I didn't know the Netherlands did that. I thought only Catholic countries did. That sort of thing is huge in Latin America. Isn't the Netherlands a secular society? Sorry, I'm a little confused here. Is the majority of the population religious? If so, do they actually believe in the Resurrection, or is the show/play/re-enactment more of a cultural heritage tradition?

  • DakiniDakini Veteran
    edited April 22

    @federica said:
    The resurrection has often been cited as a metaphor for the renewal of life. This is why Christians purloined the Feast of Oestros as a pretty good explanation of Christ's rising from the dead.
    Reincarnation was an accepted and very common belief in Christian circles, until it finally dawned on Church authorities that reincarnation meant that the threat of hell-fires and damnation wouldn't be effective, as part of God's authority, so they decreed reincarnation a no-no...

    When you consider that the Feast of Easter is a moveable one (decided on the phases of the moon) it's easy to see why and how Church elders could happily move the goalposts to suit their stories....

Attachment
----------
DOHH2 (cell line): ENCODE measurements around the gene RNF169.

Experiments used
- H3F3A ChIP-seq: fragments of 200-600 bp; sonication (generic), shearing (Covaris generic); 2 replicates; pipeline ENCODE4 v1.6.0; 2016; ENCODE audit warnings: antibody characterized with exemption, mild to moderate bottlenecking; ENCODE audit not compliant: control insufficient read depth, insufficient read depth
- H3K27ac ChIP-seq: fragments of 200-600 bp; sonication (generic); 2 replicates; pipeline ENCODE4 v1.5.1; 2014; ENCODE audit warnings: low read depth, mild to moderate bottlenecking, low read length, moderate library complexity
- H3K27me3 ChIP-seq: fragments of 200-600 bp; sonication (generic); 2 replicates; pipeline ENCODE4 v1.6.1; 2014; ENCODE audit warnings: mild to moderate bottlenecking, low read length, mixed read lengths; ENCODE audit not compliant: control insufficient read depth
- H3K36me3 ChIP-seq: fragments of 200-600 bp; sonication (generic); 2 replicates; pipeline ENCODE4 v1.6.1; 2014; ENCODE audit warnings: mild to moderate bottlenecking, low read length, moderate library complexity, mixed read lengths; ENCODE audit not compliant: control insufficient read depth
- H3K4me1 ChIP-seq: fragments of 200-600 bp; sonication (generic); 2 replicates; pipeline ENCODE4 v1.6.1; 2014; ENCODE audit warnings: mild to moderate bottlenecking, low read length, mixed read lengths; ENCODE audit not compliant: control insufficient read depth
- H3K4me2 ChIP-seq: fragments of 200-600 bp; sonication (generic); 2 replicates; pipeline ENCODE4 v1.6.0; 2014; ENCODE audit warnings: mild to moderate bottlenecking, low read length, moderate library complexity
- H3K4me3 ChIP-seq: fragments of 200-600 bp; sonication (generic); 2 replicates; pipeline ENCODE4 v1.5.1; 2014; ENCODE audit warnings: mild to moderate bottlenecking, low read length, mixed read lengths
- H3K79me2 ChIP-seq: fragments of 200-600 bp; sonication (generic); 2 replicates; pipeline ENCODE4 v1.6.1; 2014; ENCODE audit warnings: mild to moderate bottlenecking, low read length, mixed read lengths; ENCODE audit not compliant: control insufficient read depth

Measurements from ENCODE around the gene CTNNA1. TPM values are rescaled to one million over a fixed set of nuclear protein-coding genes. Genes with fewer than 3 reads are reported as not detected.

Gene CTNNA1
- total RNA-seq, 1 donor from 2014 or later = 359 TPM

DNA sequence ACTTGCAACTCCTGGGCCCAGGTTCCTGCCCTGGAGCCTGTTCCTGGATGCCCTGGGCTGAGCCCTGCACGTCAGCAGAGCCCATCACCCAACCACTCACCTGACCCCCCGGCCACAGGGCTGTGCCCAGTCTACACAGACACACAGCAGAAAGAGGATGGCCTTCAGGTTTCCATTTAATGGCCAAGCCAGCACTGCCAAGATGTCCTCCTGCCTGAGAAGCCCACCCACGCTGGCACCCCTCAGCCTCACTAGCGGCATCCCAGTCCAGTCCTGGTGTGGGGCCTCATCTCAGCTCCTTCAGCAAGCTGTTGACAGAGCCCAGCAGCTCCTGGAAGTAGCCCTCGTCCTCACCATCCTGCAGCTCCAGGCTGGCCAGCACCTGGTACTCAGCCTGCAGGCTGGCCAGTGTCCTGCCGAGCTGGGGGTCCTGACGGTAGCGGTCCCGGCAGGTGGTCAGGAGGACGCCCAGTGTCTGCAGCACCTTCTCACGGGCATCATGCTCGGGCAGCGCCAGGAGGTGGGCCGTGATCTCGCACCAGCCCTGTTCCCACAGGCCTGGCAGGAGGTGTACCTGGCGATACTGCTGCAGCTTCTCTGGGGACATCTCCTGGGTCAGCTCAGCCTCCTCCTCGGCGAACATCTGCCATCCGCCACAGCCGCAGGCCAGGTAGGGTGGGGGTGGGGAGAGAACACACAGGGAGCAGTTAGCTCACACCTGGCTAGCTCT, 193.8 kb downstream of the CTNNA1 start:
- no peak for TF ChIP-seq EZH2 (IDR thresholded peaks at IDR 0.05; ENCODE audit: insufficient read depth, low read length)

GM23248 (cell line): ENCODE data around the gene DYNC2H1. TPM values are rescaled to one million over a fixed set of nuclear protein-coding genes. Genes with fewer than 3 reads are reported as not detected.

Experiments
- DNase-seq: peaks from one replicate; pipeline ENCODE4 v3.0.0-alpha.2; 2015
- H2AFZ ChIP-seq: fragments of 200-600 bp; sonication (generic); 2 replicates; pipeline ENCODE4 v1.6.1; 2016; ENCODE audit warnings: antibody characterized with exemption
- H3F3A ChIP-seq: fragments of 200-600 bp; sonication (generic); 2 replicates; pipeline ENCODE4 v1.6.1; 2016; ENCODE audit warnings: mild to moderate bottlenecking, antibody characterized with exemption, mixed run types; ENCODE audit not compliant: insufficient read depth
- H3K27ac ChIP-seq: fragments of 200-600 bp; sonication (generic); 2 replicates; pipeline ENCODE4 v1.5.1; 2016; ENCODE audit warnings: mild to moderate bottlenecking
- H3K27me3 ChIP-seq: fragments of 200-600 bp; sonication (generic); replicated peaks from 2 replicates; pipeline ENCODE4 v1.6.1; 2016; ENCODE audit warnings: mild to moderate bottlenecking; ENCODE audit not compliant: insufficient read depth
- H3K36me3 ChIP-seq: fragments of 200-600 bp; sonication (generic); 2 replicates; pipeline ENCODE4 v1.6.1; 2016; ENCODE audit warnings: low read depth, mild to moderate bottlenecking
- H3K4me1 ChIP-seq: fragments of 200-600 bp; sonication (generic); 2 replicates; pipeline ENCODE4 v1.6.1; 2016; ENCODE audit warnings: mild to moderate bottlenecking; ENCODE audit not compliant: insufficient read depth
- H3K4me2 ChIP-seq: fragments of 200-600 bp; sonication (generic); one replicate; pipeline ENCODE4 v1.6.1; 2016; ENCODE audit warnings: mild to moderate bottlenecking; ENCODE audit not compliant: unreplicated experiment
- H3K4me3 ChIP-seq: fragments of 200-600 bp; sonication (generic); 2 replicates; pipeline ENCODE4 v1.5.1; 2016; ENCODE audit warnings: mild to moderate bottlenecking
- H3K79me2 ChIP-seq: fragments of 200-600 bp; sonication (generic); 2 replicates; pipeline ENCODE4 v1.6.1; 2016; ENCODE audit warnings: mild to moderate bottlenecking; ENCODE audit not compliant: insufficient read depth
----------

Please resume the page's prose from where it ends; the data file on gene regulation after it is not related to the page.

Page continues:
Belief in reincarnation or rebirth doesn't stop some Buddhists from preaching hellfire and damnation. I don't see how that would conflict with belief in reincarnation or rebirth...?

  • federicafederica seeker of the clear blue sky Its better to remain silent and be thought a fool, than to speak out and remove all doubt Moderator

    It's different for a Theistic religion that needs to be in cgrge and the ultimate Authority on all matters Godly.... The Catholic Council outlawed it as a teaching, in Medieval times...

    In the early medieval period, the doctrines of pre-existence and reincarnation only existed as Jesus’ secret teachings. In 553 AD this information was declared heresy at the Second Council of Constantinople. The Roman Church decided to destroy all the teachings which talked about it. The Catholic doctrine and the priests’ source of wealth could have been in danger if people believed that they would come back to life many times. The old knowledge faced the same fate as many ancient books by pre-Christian writers. The bishops were afraid of the knowledge which could prove that the institution of the Church wasn't the only option to bring “eternal life” to people.